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Economy in Brief

U.S. Initial Jobless Insurance Claims Higher Again
by Tom Moeller January 14, 2010

The job market again deteriorated just slightly last week. The Labor Department reported that initial claims for jobless insurance rose 11,000 to 444,000 following a 1,000 increase during the prior week. Nevertheless, claims remained near the lowest level since late in August, 2008 and were down from the recession peak of 674,000 hit last March. Consensus expectations has been for an unchanged 433,000. Despite the weekly gains, the four-week moving average of initial claims also fell to a new cycle-low of 440,750.

Continuing claims for unemployment insurance during the latest week again fell sharply. The 211,000 drop was the largest since late-November and part of a one-third decline since late-June. Continuing claims were at the lowest level since mid-January of last year. The overall decline is a function of the improved job market but also reflects the exhaustion of 26 weeks of unemployment benefits. Continuing claims provide an indication of workers' ability to find employment. The four-week average of continuing claims fell to 4,855,00. This series dates back to 1966. ยท Extended benefits for unemployment insurance ticked up slightly to 302,272 during the fourth week of December but remained down by one-half from the peak reached during November of 597,688.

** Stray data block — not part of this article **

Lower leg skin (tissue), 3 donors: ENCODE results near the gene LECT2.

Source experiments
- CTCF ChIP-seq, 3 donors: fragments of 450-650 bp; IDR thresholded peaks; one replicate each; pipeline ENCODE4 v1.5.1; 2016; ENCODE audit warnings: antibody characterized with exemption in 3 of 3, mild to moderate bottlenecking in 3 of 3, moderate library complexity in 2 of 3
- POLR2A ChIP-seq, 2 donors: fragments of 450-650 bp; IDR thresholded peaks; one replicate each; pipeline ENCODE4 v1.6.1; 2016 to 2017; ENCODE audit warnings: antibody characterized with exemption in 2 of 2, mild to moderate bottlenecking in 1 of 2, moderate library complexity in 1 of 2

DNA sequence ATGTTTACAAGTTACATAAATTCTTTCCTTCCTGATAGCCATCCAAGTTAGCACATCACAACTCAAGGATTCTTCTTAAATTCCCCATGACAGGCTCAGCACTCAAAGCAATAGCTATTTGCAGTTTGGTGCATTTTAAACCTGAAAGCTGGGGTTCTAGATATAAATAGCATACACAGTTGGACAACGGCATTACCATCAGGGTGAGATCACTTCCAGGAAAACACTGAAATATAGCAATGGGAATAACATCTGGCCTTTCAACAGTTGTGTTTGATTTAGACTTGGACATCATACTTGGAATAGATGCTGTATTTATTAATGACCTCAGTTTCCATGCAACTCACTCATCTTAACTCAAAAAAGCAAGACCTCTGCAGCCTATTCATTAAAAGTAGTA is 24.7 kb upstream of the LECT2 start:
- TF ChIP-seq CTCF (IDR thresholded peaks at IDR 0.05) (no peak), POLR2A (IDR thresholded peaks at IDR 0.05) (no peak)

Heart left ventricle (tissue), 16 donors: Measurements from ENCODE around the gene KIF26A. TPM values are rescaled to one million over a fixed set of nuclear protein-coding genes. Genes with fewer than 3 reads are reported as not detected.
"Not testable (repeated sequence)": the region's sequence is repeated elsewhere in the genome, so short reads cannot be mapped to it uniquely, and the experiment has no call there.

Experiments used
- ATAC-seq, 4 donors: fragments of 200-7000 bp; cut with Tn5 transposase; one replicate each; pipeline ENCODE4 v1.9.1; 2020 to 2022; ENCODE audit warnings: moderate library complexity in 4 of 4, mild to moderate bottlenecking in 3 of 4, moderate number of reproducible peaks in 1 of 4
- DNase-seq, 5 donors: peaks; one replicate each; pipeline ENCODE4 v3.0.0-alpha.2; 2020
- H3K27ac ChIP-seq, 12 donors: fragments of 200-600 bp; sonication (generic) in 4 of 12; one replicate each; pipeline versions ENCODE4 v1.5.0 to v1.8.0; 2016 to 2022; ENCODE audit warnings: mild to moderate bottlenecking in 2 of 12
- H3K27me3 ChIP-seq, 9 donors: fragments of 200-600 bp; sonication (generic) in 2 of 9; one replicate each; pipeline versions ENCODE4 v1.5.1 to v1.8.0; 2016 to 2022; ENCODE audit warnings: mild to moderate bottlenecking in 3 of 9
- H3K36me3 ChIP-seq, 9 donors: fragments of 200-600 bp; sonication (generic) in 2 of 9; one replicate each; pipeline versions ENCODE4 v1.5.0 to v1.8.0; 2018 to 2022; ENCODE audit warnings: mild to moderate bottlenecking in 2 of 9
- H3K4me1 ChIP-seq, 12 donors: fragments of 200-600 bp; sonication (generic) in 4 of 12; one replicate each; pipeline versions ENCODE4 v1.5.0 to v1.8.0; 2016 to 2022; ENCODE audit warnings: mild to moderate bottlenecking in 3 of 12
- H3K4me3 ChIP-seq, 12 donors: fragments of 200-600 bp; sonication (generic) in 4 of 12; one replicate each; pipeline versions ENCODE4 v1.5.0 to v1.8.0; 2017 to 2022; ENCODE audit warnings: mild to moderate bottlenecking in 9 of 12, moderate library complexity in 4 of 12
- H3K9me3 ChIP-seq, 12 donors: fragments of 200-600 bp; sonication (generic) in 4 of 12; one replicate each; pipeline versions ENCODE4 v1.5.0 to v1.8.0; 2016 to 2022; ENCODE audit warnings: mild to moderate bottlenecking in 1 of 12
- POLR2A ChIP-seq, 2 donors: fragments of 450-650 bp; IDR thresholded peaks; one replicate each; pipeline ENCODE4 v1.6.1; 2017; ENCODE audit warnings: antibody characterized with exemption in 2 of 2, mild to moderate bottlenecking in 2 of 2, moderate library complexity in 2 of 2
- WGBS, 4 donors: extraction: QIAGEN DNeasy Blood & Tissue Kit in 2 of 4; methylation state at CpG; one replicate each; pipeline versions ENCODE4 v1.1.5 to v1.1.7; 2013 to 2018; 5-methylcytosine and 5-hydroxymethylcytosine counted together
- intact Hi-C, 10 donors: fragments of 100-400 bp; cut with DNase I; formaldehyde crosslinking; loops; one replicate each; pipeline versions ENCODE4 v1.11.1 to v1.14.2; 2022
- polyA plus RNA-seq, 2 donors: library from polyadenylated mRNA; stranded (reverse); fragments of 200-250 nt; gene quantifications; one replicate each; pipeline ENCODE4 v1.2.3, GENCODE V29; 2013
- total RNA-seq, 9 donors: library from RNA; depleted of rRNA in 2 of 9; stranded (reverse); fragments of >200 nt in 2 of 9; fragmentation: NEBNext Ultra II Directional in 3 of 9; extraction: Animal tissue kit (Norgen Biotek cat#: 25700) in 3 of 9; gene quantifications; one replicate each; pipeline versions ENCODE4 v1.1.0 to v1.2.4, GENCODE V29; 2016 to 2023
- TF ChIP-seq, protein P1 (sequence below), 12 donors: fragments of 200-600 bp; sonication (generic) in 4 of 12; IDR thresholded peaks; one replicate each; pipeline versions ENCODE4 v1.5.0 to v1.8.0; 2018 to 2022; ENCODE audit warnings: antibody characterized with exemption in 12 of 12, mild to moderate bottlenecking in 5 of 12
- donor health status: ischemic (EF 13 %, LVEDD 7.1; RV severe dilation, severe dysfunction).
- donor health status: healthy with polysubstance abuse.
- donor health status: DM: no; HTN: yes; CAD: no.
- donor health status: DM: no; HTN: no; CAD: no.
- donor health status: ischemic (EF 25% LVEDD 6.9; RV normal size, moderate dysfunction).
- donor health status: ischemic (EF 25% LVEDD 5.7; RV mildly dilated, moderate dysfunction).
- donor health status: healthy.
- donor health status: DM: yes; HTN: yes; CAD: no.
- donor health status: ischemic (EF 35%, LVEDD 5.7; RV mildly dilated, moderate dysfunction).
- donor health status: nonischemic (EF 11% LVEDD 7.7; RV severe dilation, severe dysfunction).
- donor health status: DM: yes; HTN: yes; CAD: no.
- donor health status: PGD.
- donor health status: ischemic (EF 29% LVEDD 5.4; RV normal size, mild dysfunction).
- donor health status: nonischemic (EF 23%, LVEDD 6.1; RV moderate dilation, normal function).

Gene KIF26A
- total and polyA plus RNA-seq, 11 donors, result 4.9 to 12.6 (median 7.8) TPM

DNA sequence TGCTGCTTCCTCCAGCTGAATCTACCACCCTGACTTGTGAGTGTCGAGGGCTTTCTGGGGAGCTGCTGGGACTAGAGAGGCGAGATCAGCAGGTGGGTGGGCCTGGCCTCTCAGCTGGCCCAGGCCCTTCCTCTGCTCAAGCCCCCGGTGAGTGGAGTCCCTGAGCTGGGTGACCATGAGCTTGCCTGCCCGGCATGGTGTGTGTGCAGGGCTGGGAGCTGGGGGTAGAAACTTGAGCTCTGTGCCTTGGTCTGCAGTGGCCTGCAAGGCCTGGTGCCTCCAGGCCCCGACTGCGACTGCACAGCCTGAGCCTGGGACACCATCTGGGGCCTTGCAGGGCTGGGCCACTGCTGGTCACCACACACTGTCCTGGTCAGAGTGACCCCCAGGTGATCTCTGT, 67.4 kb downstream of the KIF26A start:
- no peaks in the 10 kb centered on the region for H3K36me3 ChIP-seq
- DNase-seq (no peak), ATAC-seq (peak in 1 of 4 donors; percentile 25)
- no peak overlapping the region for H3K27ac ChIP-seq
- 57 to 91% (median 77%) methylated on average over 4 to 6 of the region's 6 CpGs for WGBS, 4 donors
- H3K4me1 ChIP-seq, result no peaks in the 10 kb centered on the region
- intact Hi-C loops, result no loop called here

The insured rate of unemployment also fell to a new low of 3.5%. The rate reached a high of 5.2% during late-June. During the last ten years, there has been a 93% correlation between the level of the insured unemployment rate and the overall rate of unemployment published by the Bureau of Labor Statistics.

The highest insured unemployment rates in the week ending December 26 were in Alaska (7.4 percent), Oregon (6.6), Idaho (6.2), Wisconsin (6.2), Michigan (5.9), Montana (5.7), Nevada (5.7), North Carolina (5.6), Pennsylvania (5.5), and Washington (5.4). The lowest insured unemployment rates were in Virginia (2.1%), North Dakota (2.5), Texas (2.6), Maryland (3.0), Florida (3.4), Wyoming (3.4),  Ohio (3.7), Maine (3.7), New York (4.0) and Mississippi (4.2). These data are not seasonally adjusted but the overall insured unemployment rate is.

The unemployment insurance claims data is available in Haver's WEEKLY database and the state data is in the REGIONW database.

Labor Market Globalization in the Recession and Beyond from the Federal Reserve Bank of Dallas is available here.  

Unemployment Insurance (000s) 1/8/10 1/1/10 12/25/09 Y/Y 2009 2008 2007
Initial Claims 444 433 432 -17.0% 573 419 321
Continuing Claims -- 4,596 4,807 2.4% 5,835 3,345 2,552
Insured Unemployment Rate (%) -- 3.5 3.6 3.5 (1/2009) 4.4 2.5 1.9
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